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Christoph July 8, 2009 at 6:56 am

What about Dennis Kneale? His 8pm show is the most ridiculous shit blathering I have ever heard in my life, and it has gotten a whole lot worse recently because now he paces back and forth in front of the camera at the beginning of each show trying to outdo his previous episode in terms of the emphasis and surety with which he makes his claims, chief among them stated 2 weeks ago that the recession has ended. He pretends like he knows what he is talking about when showing charts using economic statistics that he has no idea as to what their meaning is. He varies between being wholly inaccurate and just throwing terms out that CNBC producers want him to. It takes CNBC stock market cheerleading to a whole new level, except now you have someone not only that doesnt know what they are talking about but also is wholly convinced that he DOES know what he is talking about telling you about the economy.

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J. Robert July 8, 2009 at 7:12 am

Want a financial incompetent? Try Bumbling Barack, aka the next Jimmy Carter

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Dinesh July 8, 2009 at 7:41 am

I recommend Marc Faber,Jim Rogers,Martin Weiss,Bill Gross.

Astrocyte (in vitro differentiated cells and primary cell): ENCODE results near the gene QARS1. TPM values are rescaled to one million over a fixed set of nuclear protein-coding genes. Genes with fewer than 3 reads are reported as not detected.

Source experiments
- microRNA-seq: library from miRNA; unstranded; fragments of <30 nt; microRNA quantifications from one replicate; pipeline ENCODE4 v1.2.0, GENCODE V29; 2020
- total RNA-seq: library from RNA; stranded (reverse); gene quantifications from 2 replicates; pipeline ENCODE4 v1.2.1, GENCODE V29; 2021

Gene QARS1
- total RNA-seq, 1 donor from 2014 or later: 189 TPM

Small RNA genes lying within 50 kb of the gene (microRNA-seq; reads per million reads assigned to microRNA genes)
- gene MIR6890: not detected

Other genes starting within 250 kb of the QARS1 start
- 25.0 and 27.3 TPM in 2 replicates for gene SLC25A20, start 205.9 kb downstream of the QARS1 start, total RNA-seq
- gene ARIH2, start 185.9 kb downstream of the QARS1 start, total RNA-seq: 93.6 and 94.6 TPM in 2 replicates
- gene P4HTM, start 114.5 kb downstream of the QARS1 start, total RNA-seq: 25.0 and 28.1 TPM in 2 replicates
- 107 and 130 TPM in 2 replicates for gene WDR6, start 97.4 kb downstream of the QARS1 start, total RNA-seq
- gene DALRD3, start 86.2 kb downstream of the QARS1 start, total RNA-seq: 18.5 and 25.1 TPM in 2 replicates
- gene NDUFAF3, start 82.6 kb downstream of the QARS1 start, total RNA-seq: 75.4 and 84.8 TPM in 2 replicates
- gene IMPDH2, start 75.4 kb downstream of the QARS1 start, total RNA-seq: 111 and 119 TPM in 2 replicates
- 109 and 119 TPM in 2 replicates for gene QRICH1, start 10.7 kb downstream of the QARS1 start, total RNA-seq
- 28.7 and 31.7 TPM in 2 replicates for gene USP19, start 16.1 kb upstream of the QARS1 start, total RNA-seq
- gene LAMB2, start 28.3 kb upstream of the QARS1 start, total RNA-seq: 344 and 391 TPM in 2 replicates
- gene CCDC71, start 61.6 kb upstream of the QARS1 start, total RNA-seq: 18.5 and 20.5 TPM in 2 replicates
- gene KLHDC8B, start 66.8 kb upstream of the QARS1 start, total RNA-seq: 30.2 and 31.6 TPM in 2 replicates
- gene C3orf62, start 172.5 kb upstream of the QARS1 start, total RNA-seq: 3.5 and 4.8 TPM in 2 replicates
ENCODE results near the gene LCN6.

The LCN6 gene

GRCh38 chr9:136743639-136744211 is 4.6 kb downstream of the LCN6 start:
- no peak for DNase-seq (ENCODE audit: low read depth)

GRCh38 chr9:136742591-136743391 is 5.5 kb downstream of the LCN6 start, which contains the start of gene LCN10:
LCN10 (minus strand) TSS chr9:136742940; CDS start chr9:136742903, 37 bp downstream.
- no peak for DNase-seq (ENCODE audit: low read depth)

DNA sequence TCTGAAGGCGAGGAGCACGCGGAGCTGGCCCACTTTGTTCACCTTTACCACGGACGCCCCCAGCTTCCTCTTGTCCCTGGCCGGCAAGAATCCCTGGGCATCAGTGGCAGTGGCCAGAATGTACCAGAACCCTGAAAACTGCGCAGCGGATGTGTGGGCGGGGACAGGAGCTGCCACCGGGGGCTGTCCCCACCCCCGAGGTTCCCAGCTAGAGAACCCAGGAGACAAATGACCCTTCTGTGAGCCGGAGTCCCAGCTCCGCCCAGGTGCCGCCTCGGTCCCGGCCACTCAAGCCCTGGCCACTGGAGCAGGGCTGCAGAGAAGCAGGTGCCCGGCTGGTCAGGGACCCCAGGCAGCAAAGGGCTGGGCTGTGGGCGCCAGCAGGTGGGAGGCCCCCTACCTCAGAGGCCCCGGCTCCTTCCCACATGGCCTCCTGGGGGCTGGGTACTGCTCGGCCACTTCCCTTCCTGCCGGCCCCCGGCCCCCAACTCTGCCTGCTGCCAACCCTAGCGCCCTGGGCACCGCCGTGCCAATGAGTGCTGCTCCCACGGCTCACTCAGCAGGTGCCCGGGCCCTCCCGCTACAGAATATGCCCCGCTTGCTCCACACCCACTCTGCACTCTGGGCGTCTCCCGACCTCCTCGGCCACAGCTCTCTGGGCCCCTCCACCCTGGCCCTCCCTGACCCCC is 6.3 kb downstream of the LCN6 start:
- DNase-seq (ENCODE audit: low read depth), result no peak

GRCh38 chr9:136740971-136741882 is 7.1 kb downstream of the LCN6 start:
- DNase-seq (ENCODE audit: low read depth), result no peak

But do keep a very sharp eye on all the reckless advisers you have listed PLUS the Fed(especially under Greenspan and Bernanke),Treasury Secretary Geitner (as he wilfully backs Paulson and Bernanke policies),Goldman Sachs (spreading its tentacles dispensing greed & fear to the detriment of others),and media like CNBC (except Rick Santelli!).Finally also watch Larry Summers ,Clintons ,Fox News etc for potential trouble fermenters?
Dinesh

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MiseMan July 8, 2009 at 8:46 am

The US economy has been transformed from the productive use of capital (investment capitalism) into a giant gambling casino (speculation). Do not be surprised that creeps like these rise to the bait & offer ‘advice’ to the public on getting rich by simply making a bet.

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doder July 8, 2009 at 9:00 am

Hindsight is 20/20. I think this article was a little too critical at times. A lot of these people are sh*tbags, and deserve the criticism, but not all. Maddoff’s Ponzi scheme was obviously wrong, but when people were confused by the ‘new economy’, it was, to some point(many passed that point, but then its more or less marginalized extremism, or something), understandable to think that new technologies would keep things progressing at an ever-fastening rate (which is still kind of true, technology does change quite often, a few years ago the idea of youtube and internet video seemed almost improbable).